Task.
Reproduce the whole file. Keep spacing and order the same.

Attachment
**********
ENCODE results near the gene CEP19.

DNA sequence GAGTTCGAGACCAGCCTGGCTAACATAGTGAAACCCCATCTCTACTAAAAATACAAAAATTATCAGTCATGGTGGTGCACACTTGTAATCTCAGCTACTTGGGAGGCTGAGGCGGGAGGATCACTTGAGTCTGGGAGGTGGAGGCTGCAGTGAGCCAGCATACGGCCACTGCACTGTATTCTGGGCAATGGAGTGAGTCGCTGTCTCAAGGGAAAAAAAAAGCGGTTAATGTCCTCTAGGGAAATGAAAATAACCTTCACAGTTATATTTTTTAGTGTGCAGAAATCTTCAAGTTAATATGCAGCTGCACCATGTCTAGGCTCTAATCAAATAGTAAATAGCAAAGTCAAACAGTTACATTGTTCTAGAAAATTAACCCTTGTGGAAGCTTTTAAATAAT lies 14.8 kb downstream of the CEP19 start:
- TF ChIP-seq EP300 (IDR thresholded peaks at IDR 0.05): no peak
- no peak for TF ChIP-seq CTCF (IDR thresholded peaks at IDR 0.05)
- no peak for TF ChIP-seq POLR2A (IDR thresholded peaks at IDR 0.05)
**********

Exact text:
ENCODE results near the gene CEP19.

DNA sequence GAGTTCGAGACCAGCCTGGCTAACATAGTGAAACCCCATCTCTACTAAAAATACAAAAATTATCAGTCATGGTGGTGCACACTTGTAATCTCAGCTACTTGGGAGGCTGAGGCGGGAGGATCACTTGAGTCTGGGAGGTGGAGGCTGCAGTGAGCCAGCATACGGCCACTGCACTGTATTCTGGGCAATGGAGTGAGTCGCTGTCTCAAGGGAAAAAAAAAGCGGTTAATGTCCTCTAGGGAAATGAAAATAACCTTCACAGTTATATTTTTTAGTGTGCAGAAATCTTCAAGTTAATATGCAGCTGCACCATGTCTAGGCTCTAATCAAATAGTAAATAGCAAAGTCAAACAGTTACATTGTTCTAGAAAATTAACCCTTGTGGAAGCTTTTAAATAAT lies 14.8 kb downstream of the CEP19 start:
- TF ChIP-seq EP300 (IDR thresholded peaks at IDR 0.05): no peak
- no peak for TF ChIP-seq CTCF (IDR thresholded peaks at IDR 0.05)
- no peak for TF ChIP-seq POLR2A (IDR thresholded peaks at IDR 0.05)